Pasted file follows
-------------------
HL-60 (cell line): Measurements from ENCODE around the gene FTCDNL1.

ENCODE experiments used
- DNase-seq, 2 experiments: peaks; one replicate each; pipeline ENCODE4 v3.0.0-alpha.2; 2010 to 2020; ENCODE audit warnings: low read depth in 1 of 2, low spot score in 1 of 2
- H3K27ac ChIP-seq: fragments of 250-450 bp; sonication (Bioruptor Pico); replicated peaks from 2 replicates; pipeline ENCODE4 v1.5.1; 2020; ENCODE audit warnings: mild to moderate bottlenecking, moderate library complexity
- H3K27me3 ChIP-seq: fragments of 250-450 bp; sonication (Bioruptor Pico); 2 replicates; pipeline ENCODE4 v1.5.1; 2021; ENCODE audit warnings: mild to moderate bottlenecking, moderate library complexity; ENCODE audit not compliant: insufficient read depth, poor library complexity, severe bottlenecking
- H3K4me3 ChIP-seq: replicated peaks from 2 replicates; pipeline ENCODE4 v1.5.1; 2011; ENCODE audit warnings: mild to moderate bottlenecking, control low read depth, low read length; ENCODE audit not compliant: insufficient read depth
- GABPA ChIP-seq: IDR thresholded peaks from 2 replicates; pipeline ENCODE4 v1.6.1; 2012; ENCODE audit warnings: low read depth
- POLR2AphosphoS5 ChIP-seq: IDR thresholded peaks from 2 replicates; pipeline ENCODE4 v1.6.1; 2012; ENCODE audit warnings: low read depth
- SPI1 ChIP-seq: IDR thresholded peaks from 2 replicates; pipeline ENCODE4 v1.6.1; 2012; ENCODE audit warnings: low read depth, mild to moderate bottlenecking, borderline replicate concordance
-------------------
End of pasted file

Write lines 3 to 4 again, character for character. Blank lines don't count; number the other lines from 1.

- DNase-seq, 2 experiments: peaks; one replicate each; pipeline ENCODE4 v3.0.0-alpha.2; 2010 to 2020; ENCODE audit warnings: low read depth in 1 of 2, low spot score in 1 of 2
- H3K27ac ChIP-seq: fragments of 250-450 bp; sonication (Bioruptor Pico); replicated peaks from 2 replicates; pipeline ENCODE4 v1.5.1; 2020; ENCODE audit warnings: mild to moderate bottlenecking, moderate library complexity